So, What Is This (M) and What Does It Mean??

Strangely enough we get this question frequently, concerning our post emulsified fluorescent penetrants. These are listed as follows:

  • Level 1 sensitivity – FP-94
  • Level 2 sensitivity – FP-93A(M)
  • Level 3 sensitivity – FP-95A(M)
  • Level 4 sensitivity – FP-97A(M)

This nomenclature resulted from a massive change in the qualification requirements in the early 1980’s. The story goes like this: As we have described in previous issues of the PENETRANT PROFESSOR, measuring the sensitivity of fluorescent penetrants was a challenge, and initially used thermally cracked aluminum specimens to make comparisons. This was grossly unsatisfactory, yet was used to classify the penetrants according to their sensitivity. In the early 1970’s there were four groups for fluorescent
pentrants, as follows:

  • Group IV – water washable fluorescent.
  • Group V – post-emulsifiable fluorescent.
  • Group VI – high sensitivity fluorescent post-emulsifiable.
  • Group VII – high sensitivity kits

Since the measurement method was so crude, it was not possible for a penetrant user to compare the penetrants made by different manufacturers. Consequently, when a customer published a bid request for a Group VI penetrant (for example), there was no way to know whether the various manufacturers were offering the same sensitivity, despite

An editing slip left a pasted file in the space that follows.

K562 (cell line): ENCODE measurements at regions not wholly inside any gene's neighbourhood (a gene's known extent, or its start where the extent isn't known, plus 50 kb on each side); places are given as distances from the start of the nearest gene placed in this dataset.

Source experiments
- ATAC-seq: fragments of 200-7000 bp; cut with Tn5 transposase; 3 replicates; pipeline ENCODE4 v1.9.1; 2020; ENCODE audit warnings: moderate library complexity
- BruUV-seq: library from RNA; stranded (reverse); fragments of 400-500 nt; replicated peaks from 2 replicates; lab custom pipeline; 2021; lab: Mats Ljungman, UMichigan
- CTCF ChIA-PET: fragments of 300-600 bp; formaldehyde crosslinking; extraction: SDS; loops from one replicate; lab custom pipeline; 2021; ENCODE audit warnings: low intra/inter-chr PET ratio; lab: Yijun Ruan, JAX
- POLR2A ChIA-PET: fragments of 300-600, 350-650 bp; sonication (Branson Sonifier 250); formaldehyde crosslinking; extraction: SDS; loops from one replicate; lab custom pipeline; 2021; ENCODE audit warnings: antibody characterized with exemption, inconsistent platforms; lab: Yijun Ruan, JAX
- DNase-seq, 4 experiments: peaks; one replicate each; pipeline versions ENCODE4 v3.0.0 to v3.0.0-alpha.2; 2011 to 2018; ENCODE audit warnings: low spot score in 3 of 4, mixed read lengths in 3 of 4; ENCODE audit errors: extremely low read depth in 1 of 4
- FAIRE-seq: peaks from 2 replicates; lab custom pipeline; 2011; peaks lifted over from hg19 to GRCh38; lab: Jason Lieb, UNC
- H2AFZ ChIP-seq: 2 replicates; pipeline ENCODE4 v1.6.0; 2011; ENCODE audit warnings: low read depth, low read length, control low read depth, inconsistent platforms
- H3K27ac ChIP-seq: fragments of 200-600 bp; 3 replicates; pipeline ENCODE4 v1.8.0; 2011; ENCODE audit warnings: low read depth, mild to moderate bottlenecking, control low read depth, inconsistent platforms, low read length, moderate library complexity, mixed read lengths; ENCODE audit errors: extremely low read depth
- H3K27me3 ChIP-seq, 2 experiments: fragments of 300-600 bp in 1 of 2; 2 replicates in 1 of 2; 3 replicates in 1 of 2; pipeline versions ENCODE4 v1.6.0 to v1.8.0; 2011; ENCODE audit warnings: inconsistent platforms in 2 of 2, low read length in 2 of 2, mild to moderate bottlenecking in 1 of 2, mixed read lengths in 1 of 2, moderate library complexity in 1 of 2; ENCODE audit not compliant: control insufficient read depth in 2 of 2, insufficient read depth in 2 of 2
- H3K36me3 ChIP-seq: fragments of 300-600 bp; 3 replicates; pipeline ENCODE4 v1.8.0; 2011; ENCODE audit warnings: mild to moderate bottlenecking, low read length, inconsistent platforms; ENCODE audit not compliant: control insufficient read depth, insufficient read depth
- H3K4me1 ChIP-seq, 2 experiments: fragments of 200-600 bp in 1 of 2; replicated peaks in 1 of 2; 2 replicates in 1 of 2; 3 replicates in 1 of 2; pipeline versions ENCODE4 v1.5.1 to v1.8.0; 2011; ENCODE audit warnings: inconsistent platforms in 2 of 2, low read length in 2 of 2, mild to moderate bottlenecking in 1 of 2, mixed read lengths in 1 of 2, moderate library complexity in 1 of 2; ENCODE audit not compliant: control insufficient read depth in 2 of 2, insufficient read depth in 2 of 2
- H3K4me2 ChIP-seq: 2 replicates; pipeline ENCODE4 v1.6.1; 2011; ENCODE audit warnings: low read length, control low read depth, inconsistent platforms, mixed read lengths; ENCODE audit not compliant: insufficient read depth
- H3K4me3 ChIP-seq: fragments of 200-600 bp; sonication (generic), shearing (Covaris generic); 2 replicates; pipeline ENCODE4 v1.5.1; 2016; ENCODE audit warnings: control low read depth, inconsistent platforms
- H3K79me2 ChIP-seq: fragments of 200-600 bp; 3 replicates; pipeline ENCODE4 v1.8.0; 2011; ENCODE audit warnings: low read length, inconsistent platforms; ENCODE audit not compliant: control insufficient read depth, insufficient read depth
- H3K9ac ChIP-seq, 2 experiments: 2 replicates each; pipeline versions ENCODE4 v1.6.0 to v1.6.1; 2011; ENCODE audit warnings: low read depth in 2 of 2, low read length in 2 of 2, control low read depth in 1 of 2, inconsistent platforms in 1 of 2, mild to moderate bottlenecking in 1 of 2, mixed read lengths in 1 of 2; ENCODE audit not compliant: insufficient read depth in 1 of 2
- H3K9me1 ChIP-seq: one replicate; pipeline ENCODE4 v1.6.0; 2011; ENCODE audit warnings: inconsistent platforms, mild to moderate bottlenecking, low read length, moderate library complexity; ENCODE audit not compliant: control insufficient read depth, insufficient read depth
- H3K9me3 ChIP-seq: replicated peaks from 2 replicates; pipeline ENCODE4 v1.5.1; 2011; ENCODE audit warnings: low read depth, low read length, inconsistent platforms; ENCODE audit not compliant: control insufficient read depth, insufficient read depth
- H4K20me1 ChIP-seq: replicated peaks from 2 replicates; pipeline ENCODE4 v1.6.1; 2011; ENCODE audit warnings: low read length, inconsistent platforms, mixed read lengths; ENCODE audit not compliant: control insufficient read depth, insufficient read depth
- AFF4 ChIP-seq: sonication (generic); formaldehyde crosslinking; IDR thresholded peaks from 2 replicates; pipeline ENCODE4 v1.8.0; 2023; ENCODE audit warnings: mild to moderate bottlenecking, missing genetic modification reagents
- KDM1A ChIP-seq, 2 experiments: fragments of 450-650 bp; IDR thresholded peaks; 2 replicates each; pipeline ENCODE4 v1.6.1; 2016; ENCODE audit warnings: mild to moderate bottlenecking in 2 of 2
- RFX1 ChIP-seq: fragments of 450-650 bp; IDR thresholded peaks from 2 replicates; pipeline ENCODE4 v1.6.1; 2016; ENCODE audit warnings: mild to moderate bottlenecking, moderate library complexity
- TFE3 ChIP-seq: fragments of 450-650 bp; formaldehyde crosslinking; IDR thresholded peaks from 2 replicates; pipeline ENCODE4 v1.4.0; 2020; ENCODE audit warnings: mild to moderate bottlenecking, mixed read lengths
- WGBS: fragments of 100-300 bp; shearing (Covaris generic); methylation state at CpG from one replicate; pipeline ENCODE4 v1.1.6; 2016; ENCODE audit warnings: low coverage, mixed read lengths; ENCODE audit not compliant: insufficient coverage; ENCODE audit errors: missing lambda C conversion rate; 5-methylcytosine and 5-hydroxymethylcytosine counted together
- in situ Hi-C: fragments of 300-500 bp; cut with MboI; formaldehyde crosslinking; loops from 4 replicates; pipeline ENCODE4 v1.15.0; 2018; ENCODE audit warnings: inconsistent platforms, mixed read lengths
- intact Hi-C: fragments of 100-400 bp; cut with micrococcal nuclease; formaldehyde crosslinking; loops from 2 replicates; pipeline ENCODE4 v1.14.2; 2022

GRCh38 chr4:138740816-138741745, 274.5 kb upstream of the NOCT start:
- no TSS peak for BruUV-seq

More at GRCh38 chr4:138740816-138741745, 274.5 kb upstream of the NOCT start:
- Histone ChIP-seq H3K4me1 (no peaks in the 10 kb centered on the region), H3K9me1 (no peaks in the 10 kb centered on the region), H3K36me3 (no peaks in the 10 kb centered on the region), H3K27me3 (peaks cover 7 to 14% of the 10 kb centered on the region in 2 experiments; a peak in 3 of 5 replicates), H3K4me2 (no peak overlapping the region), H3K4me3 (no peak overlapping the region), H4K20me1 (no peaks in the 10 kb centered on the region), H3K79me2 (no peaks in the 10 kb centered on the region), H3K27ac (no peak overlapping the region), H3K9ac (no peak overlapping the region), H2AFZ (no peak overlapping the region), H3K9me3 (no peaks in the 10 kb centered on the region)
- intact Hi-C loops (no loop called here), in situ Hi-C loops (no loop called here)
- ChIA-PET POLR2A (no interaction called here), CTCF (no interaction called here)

the fact that they were listed on the QPL as being equivalent. This situation was untenable, and led to the refinement of the qualification procedure, by which the sensitivity
was accurately measured using low cycle fatigue cracked bars and a photofluorometer. When this happened, the U. S. Air Force required that all penetrants had to be re qualified
and classified according to the system that is now used, which has five sensitivity levels, ranging from 1/2 to level 4. So what has all of this history to do with the (M)?

The Met-L-Chek Group VI penetrant was identified as FP-95 and was slightly modified to lower its sensitivity to meet the new level 3 sensitivity requirements. We wished to retain the same designation to eliminate any confusion on the part of our customers. However, the Air Force objected because of the difference in the two materials and asked that we add the (M) to the identification. So this was done for levels 2, 3, an 4. Since there had been no previous level 1 penetrant, it was named FP-94 and did not need the (M). That is how it all happened.

We bring this up because the Air Force Materials Laboratories, is currently updating their procedure for qualification of penetrants to AMS-2644, and all qualified manufacturers
materials will have to go through this renewal process. In this revision each manufacturing location will have to qualify the materials made in that facility. This may well result in some modifications by the different suppliers and could result in nomenclature changes. Just another step in the direction of reliability in penetrant inspection.